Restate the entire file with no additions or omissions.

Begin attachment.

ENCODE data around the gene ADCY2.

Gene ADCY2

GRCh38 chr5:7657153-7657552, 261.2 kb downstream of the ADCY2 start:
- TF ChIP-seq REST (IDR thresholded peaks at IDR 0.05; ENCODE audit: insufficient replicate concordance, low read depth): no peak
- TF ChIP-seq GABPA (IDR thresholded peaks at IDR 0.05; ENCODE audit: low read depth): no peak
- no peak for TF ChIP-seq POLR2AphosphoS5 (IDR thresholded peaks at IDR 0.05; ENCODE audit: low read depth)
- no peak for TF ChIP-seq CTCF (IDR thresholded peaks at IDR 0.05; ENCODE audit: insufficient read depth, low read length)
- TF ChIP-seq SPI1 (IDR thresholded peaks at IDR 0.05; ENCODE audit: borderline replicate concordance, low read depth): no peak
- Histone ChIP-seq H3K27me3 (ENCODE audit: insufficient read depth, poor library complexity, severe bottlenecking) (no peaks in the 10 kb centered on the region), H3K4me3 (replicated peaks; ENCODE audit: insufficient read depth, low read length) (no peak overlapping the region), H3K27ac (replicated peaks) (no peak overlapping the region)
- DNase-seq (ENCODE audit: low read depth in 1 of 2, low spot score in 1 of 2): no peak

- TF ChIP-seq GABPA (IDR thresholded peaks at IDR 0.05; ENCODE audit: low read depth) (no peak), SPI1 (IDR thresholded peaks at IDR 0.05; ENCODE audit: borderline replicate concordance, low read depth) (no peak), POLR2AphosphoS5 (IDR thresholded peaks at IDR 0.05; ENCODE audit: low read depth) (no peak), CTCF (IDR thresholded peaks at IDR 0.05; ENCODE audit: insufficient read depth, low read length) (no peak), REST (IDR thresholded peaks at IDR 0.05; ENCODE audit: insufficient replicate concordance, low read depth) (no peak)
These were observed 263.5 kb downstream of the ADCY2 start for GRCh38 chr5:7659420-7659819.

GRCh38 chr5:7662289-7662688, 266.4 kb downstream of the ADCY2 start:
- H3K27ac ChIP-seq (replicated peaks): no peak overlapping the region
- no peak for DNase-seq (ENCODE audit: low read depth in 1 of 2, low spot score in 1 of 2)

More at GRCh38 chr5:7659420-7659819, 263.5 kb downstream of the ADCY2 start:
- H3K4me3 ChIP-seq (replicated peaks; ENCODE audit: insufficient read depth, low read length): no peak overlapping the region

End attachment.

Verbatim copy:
ENCODE data around the gene ADCY2.

Gene ADCY2

GRCh38 chr5:7657153-7657552, 261.2 kb downstream of the ADCY2 start:
- TF ChIP-seq REST (IDR thresholded peaks at IDR 0.05; ENCODE audit: insufficient replicate concordance, low read depth): no peak
- TF ChIP-seq GABPA (IDR thresholded peaks at IDR 0.05; ENCODE audit: low read depth): no peak
- no peak for TF ChIP-seq POLR2AphosphoS5 (IDR thresholded peaks at IDR 0.05; ENCODE audit: low read depth)
- no peak for TF ChIP-seq CTCF (IDR thresholded peaks at IDR 0.05; ENCODE audit: insufficient read depth, low read length)
- TF ChIP-seq SPI1 (IDR thresholded peaks at IDR 0.05; ENCODE audit: borderline replicate concordance, low read depth): no peak
- Histone ChIP-seq H3K27me3 (ENCODE audit: insufficient read depth, poor library complexity, severe bottlenecking) (no peaks in the 10 kb centered on the region), H3K4me3 (replicated peaks; ENCODE audit: insufficient read depth, low read length) (no peak overlapping the region), H3K27ac (replicated peaks) (no peak overlapping the region)
- DNase-seq (ENCODE audit: low read depth in 1 of 2, low spot score in 1 of 2): no peak

- TF ChIP-seq GABPA (IDR thresholded peaks at IDR 0.05; ENCODE audit: low read depth) (no peak), SPI1 (IDR thresholded peaks at IDR 0.05; ENCODE audit: borderline replicate concordance, low read depth) (no peak), POLR2AphosphoS5 (IDR thresholded peaks at IDR 0.05; ENCODE audit: low read depth) (no peak), CTCF (IDR thresholded peaks at IDR 0.05; ENCODE audit: insufficient read depth, low read length) (no peak), REST (IDR thresholded peaks at IDR 0.05; ENCODE audit: insufficient replicate concordance, low read depth) (no peak)
These were observed 263.5 kb downstream of the ADCY2 start for GRCh38 chr5:7659420-7659819.

GRCh38 chr5:7662289-7662688, 266.4 kb downstream of the ADCY2 start:
- H3K27ac ChIP-seq (replicated peaks): no peak overlapping the region
- no peak for DNase-seq (ENCODE audit: low read depth in 1 of 2, low spot score in 1 of 2)

More at GRCh38 chr5:7659420-7659819, 263.5 kb downstream of the ADCY2 start:
- H3K4me3 ChIP-seq (replicated peaks; ENCODE audit: insufficient read depth, low read length): no peak overlapping the region